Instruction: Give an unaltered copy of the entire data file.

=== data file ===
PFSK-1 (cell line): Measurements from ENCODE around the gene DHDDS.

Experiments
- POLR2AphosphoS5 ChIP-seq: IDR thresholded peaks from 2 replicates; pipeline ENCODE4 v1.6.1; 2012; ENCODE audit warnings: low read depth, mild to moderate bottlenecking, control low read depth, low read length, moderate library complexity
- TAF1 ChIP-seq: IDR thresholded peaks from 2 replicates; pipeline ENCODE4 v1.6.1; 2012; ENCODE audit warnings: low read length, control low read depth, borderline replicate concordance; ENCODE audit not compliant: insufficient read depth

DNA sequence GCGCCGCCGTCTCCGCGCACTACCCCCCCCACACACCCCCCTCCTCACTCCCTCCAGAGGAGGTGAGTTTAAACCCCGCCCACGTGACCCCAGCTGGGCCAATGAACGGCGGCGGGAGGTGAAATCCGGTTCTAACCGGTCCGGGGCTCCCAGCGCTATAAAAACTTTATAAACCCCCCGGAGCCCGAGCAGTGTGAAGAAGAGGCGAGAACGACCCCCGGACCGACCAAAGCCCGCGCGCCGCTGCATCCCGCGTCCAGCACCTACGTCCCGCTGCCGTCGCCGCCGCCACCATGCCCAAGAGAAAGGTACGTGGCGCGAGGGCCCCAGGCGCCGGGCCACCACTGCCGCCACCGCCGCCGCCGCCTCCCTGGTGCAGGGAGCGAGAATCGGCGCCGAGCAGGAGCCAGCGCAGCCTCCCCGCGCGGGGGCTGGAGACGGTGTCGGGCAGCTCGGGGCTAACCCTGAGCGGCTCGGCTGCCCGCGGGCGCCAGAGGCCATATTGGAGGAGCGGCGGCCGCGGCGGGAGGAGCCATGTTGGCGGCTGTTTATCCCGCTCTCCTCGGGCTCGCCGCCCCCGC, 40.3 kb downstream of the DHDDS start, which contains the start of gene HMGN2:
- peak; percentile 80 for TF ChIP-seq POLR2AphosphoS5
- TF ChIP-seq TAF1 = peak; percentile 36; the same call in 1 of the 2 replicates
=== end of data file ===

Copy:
PFSK-1 (cell line): Measurements from ENCODE around the gene DHDDS.

Experiments
- POLR2AphosphoS5 ChIP-seq: IDR thresholded peaks from 2 replicates; pipeline ENCODE4 v1.6.1; 2012; ENCODE audit warnings: low read depth, mild to moderate bottlenecking, control low read depth, low read length, moderate library complexity
- TAF1 ChIP-seq: IDR thresholded peaks from 2 replicates; pipeline ENCODE4 v1.6.1; 2012; ENCODE audit warnings: low read length, control low read depth, borderline replicate concordance; ENCODE audit not compliant: insufficient read depth

DNA sequence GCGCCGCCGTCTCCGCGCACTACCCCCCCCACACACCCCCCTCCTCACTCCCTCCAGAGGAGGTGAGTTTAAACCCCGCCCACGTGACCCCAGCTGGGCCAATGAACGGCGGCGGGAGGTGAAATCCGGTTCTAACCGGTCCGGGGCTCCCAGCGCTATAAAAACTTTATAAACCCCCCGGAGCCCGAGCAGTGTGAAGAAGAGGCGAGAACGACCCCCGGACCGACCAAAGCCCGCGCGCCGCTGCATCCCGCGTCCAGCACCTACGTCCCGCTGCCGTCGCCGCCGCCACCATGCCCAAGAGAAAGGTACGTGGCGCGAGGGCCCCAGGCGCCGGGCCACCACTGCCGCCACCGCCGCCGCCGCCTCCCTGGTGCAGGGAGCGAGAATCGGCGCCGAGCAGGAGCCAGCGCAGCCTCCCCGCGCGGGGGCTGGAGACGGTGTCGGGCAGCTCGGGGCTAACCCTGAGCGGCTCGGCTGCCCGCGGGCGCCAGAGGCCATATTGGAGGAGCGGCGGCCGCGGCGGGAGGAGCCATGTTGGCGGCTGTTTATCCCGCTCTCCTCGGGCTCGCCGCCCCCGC, 40.3 kb downstream of the DHDDS start, which contains the start of gene HMGN2:
- peak; percentile 80 for TF ChIP-seq POLR2AphosphoS5
- TF ChIP-seq TAF1 = peak; percentile 36; the same call in 1 of the 2 replicates